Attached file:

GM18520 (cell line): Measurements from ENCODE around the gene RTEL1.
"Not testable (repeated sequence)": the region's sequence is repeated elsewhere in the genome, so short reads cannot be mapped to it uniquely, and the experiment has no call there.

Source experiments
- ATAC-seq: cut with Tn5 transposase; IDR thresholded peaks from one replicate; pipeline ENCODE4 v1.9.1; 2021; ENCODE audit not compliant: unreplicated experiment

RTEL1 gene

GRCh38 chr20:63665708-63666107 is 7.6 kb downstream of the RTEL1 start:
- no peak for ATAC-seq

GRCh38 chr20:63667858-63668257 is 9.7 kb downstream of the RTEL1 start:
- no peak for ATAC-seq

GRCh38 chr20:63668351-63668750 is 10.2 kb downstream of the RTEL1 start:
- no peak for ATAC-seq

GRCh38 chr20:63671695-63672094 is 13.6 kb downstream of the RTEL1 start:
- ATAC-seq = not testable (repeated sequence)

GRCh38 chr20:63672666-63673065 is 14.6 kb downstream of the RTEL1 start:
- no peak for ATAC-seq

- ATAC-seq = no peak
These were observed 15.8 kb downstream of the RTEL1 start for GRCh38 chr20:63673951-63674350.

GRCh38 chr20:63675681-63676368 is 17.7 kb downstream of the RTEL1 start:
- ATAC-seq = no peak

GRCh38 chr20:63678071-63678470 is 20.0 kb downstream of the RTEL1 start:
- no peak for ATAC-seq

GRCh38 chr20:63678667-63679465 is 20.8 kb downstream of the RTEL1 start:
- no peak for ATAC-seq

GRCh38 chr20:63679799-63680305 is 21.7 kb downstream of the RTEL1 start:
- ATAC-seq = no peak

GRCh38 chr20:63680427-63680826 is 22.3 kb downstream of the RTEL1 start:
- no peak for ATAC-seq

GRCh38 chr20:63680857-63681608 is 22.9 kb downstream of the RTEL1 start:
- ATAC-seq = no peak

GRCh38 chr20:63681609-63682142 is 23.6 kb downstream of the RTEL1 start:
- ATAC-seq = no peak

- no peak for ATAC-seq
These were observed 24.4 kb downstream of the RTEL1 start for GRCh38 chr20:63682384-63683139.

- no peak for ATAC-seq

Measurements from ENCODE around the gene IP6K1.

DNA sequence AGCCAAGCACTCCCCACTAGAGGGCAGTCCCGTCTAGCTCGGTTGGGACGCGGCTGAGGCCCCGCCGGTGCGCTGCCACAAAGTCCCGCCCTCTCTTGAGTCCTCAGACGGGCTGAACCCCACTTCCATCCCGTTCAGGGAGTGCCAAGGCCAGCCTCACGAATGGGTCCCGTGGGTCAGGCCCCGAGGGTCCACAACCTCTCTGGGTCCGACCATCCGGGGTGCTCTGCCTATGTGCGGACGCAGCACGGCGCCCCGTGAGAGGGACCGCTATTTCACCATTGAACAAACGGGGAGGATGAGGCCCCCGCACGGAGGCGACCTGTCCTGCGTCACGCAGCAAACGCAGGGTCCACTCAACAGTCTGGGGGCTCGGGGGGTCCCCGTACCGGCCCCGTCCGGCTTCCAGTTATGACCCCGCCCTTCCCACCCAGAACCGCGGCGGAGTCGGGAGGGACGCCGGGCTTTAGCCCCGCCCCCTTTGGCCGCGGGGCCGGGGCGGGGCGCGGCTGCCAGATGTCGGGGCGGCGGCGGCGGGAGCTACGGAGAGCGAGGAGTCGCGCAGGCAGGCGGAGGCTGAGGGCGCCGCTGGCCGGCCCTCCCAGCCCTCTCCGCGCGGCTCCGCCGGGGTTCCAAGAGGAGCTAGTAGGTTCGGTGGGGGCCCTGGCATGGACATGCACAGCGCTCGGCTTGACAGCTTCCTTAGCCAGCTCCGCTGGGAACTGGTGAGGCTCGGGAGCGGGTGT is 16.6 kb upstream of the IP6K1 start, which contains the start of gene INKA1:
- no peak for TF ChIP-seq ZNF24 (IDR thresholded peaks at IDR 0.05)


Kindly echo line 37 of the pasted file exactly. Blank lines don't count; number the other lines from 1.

- no peak for TF ChIP-seq ZNF24 (IDR thresholded peaks at IDR 0.05)